The irony of this livestock removal order was that the wealthy, politically powerful and influential owners of the adjoining land on the SW end of MGI (the T.L. Wynne - Clint Murchison interests), whose land was not taken, used and grazed the condemned land all during the war an even after (1941-1947) while displaced former owners were deprived of their livelihood and suffered both physical and financial hardships."

SOURCE: [link to www.matagordaisland.com]

________________________

"Matagorda, Texas is the 3rd oldest town in Texas, established in 1827 by Elias R. Wightman, one of Stephen F. Austin's early surveyors. At the time, this area belonged to Mexico. Afraid that the French and Native American Indians would take over the territory, the Mexican government hired Stephen F. Austin to bring colonists to the area. In exchange for a free land grant, the colonists had to become Mexican citizens and Catholics. In 1828 Wightman journeyed to his native state of New York and one year later arrived back in Matagorda with a colony of 60 immigrants (50 from New York and 10 from New Orleans).

&

The Rev. Caleb Ives established the first Episcopal Church in Texas, the "Mother Church", in Matagorda in 1838"

SOURCE: [link to www.matagordachamber.com]
Anonymous Coward
User ID: 36929489
Mexico
03/30/2013 09:58 PM
Report Abusive Post
Report Copyright Violation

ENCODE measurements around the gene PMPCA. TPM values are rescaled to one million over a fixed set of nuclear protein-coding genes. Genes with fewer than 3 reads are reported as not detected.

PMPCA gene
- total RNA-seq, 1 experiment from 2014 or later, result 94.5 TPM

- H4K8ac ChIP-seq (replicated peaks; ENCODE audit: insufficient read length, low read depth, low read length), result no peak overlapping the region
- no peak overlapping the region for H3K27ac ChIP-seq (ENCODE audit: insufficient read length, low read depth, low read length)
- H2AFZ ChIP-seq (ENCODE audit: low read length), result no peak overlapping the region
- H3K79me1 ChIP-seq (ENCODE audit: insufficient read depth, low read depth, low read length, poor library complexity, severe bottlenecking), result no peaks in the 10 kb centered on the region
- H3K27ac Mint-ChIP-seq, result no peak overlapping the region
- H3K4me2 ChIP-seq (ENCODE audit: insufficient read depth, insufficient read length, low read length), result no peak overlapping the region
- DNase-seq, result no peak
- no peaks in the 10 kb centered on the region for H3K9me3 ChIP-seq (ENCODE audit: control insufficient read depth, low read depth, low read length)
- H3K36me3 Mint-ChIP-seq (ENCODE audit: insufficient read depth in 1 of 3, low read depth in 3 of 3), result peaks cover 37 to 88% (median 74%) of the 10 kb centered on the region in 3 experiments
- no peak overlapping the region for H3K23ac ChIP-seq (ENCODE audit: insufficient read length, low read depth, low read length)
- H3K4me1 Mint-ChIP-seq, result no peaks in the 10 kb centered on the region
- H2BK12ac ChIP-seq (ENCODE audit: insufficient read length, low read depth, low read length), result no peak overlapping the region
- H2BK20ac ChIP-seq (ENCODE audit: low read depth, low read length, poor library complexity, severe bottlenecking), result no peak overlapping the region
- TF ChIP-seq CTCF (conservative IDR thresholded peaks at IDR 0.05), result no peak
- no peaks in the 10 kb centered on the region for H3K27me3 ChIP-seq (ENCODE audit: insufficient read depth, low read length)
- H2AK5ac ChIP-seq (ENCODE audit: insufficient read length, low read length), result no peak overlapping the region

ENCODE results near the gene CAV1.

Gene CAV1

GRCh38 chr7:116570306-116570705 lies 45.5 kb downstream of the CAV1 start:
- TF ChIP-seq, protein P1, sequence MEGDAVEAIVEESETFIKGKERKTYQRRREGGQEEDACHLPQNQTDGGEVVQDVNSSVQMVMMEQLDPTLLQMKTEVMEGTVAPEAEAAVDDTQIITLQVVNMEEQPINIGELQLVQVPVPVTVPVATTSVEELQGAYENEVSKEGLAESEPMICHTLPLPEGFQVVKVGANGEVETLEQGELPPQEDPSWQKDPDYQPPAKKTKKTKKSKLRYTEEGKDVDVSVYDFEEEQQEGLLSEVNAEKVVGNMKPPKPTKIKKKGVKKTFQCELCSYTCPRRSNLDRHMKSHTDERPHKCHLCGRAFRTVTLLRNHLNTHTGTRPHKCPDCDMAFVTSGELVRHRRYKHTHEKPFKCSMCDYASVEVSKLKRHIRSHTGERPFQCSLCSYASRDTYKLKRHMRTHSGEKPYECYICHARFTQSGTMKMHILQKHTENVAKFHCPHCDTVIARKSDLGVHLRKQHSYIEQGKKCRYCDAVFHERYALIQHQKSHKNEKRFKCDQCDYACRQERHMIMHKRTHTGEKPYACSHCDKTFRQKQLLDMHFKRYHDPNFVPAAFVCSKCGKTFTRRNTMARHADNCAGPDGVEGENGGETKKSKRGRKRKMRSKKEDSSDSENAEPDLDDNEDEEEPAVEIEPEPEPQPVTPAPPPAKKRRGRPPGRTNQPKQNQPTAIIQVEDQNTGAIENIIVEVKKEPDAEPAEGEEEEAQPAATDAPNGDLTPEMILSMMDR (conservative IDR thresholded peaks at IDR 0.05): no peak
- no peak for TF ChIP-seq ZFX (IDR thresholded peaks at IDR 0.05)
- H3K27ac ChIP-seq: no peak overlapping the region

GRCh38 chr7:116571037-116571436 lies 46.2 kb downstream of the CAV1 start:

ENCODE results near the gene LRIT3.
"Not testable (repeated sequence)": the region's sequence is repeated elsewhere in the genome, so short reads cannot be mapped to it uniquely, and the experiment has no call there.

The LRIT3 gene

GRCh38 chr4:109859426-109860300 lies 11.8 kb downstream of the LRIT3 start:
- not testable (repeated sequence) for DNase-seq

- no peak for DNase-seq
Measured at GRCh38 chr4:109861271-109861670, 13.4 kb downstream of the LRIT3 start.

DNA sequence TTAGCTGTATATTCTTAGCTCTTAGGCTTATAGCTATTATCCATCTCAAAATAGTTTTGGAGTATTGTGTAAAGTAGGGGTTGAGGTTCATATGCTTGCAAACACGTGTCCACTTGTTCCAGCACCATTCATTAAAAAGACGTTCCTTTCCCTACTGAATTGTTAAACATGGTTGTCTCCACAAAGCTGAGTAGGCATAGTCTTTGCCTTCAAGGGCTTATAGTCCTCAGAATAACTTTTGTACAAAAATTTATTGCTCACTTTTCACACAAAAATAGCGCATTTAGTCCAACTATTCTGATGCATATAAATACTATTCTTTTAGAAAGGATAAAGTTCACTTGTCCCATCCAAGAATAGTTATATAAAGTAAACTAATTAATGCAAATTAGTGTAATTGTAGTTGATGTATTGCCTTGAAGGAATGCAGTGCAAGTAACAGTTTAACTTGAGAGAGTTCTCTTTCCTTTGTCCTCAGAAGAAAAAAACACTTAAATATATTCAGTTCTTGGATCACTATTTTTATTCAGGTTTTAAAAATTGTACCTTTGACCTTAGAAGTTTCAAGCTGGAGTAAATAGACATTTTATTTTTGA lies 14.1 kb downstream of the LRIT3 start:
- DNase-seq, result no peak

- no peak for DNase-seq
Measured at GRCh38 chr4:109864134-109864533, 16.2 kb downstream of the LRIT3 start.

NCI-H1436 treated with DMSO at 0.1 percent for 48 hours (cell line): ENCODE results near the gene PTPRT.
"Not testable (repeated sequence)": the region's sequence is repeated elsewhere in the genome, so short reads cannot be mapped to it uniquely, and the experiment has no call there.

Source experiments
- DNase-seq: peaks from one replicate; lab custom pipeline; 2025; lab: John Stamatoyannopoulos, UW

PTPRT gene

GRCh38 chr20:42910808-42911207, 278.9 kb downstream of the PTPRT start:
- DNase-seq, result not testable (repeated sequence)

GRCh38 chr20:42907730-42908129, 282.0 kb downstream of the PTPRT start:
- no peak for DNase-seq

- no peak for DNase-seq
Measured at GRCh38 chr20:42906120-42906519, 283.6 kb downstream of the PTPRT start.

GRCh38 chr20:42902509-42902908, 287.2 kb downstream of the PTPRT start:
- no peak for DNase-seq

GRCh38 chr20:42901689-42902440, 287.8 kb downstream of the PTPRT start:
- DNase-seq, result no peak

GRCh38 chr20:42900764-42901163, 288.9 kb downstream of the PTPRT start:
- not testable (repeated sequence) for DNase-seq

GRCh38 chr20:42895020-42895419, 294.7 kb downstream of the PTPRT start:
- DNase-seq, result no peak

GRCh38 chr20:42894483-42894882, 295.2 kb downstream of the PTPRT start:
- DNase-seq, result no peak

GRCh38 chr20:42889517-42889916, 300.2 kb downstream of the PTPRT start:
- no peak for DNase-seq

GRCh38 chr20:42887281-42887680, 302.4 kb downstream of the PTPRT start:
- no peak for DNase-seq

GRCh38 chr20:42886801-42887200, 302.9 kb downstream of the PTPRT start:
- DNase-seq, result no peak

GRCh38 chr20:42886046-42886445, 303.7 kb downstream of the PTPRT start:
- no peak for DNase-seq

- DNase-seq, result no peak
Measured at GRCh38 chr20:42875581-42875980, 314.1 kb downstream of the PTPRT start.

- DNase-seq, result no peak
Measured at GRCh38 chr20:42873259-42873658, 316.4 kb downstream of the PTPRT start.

Re: I live in Matagorda, TX. Ask me a question.
funny spanish name.... mata a la gorda
Anonymous Coward
User ID: 17755037
United States
03/30/2013 10:00 PM
Report Abusive Post
Report Copyright Violation
Re: I live in Matagorda, TX. Ask me a question.
Nobody cares.
Little Lion Man (OP)

User ID: 33545266
United States
03/30/2013 10:03 PM
Report Abusive Post
Report Copyright Violation
Re: I live in Matagorda, TX. Ask me a question.
funny spanish name.... mata a la gorda
 Quoting: Anonymous Coward 36929489


LOL @ Matagorda meaning "Thick Bush"
Little Lion Man (OP)

User ID: 33545266
United States
03/30/2013 10:03 PM
Report Abusive Post
Report Copyright Violation
Re: I live in Matagorda, TX. Ask me a question.
Nobody cares.
 Quoting: Anonymous Coward 17755037


yoda

Lol yeah he does.
RAe
User ID: 5313907
United States
03/30/2013 10:16 PM
Report Abusive Post
Report Copyright Violation
Re: I live in Matagorda, TX. Ask me a question.
I've been there, slept in under the sky and caught huge redfish on the beach with some of my buds during college summer. Drove all night down there from NE Texas

Was unaware of any of it's history till now, we went because someone's father had a small homestead down there. Had some fun with some high school girls also.
Little Lion Man (OP)

User ID: 33545266
United States
03/30/2013 10:30 PM
Report Abusive Post
Report Copyright Violation
Re: I live in Matagorda, TX. Ask me a question.
I've been there, slept in under the sky and caught huge redfish on the beach with some of my buds during college summer. Drove all night down there from NE Texas

Was unaware of any of it's history till now, we went because someone's father had a small homestead down there. Had some fun with some high school girls also.
 Quoting: RAe 5313907


Sounds like a very awesome time, Brother! I looove the beach here, probably the cleanest along the Gulf. I just moved here. I really enjoy it. Does your dad still have a homestead here?